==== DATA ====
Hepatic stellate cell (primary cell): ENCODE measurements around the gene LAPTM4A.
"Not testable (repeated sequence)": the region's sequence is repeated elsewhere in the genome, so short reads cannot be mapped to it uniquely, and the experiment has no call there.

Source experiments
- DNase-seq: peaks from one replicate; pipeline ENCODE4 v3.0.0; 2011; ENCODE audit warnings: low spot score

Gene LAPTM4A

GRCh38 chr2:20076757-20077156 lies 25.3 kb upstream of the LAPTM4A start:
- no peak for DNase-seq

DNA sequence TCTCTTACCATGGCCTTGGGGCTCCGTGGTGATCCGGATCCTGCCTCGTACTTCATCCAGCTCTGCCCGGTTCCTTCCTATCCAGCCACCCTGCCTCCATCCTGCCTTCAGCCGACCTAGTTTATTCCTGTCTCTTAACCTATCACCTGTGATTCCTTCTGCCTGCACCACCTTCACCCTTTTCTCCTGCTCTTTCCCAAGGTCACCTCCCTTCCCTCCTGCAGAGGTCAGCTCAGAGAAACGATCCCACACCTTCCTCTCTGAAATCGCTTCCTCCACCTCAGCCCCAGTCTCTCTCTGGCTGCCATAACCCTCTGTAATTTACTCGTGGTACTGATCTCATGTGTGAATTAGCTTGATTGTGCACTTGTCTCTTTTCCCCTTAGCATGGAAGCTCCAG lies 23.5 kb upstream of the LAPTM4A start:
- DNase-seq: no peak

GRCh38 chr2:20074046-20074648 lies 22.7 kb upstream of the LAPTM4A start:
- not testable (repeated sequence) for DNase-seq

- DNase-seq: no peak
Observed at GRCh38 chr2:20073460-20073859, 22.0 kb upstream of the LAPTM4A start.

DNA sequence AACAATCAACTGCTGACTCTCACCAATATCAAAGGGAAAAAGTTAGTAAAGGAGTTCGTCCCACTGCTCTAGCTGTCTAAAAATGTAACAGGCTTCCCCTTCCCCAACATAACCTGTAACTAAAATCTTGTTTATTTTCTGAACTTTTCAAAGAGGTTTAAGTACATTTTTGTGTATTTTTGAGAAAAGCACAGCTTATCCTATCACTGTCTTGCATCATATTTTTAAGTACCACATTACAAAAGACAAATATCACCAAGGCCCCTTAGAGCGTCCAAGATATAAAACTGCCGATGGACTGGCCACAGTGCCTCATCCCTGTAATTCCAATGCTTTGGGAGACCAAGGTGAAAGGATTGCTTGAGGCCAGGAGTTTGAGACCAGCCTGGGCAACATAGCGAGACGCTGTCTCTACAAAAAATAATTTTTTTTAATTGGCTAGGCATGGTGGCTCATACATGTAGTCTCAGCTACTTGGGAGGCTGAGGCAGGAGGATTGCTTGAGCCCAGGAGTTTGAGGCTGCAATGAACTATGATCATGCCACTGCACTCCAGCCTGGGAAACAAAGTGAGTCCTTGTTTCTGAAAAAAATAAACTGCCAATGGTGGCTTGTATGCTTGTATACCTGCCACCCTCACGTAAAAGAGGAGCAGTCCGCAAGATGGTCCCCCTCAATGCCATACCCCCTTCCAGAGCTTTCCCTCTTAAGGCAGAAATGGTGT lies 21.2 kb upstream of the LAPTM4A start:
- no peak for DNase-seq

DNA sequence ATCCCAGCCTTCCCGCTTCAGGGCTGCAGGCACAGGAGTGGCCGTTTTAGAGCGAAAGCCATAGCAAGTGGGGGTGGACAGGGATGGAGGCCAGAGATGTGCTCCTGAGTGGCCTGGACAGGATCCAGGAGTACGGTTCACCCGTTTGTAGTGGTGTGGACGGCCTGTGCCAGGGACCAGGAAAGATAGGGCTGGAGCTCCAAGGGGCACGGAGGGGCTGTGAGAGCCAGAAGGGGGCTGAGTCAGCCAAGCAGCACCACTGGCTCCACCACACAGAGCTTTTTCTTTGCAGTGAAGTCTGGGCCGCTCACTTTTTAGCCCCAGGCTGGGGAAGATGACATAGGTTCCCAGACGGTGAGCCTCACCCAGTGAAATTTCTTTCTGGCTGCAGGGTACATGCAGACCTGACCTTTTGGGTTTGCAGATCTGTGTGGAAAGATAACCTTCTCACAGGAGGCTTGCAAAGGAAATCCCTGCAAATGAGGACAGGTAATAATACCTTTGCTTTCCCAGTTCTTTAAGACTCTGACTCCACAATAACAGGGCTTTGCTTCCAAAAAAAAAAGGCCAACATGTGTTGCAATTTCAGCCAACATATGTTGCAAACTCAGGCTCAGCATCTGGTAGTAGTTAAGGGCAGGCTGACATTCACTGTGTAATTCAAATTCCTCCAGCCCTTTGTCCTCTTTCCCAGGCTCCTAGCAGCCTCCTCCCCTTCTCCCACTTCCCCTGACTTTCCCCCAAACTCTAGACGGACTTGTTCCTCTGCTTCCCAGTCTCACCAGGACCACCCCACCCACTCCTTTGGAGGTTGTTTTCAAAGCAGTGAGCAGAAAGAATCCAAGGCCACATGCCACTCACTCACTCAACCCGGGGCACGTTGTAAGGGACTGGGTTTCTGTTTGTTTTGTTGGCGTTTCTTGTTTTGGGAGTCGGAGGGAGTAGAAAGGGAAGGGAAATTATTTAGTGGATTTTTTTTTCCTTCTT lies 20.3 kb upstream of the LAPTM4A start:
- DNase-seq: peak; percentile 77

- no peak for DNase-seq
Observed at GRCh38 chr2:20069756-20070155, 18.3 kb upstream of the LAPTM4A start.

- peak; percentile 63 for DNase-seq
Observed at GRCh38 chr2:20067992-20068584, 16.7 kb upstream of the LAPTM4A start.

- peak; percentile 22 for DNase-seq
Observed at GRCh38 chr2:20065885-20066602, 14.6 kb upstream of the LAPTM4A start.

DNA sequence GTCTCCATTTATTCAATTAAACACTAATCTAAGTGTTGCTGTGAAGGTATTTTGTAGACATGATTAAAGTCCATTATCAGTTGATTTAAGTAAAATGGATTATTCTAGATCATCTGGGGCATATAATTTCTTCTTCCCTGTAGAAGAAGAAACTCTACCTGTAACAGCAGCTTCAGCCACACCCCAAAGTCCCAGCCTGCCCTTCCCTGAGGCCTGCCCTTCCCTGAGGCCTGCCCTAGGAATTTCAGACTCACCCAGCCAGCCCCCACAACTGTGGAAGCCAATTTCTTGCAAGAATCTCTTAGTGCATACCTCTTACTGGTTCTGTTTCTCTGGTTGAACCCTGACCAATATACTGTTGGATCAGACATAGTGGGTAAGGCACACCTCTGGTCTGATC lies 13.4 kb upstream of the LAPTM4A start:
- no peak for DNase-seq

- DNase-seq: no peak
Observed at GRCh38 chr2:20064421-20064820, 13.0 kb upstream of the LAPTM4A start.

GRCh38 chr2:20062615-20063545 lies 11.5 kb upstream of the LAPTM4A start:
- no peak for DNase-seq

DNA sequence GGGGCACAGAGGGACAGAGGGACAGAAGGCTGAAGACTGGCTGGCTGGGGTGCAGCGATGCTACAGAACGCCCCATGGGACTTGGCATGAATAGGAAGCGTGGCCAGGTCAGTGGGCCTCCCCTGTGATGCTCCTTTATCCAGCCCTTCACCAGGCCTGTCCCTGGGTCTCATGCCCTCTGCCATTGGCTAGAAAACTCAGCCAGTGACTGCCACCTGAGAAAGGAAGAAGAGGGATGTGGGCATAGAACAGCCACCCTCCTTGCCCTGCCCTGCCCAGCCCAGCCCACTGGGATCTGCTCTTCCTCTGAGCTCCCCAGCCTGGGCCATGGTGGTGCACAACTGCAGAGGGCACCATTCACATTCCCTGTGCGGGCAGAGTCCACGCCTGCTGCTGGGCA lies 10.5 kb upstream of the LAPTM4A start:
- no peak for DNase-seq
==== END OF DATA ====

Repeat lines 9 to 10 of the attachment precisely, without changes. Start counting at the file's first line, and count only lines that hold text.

- DNase-seq: no peak

GRCh38 chr2:20074046-20074648 lies 22.7 kb upstream of the LAPTM4A start: